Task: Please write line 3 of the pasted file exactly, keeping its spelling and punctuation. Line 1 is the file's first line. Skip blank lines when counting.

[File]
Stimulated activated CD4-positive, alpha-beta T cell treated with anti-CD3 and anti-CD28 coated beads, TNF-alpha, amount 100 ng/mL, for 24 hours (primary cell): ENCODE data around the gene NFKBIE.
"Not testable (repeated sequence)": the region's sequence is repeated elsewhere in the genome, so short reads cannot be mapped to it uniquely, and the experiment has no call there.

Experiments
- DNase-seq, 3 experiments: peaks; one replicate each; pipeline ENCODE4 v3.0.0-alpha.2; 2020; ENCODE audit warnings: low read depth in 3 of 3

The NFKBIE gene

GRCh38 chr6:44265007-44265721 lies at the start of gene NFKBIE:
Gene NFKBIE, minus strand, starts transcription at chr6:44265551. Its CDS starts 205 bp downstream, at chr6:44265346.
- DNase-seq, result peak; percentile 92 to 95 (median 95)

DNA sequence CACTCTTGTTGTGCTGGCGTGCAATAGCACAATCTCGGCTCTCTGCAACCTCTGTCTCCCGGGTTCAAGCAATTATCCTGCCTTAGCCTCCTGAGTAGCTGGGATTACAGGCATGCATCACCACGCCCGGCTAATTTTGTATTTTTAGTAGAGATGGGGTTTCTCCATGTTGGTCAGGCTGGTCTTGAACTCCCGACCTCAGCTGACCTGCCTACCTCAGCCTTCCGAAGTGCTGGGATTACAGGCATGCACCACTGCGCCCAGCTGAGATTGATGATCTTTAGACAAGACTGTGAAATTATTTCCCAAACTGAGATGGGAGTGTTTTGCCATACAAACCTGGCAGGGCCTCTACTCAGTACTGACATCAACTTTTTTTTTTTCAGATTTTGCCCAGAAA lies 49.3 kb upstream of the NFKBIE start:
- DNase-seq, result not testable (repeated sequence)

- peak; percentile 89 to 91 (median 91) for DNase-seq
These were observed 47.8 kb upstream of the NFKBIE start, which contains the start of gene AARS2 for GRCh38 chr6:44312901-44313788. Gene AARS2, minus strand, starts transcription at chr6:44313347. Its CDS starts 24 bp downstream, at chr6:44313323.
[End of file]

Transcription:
Experiments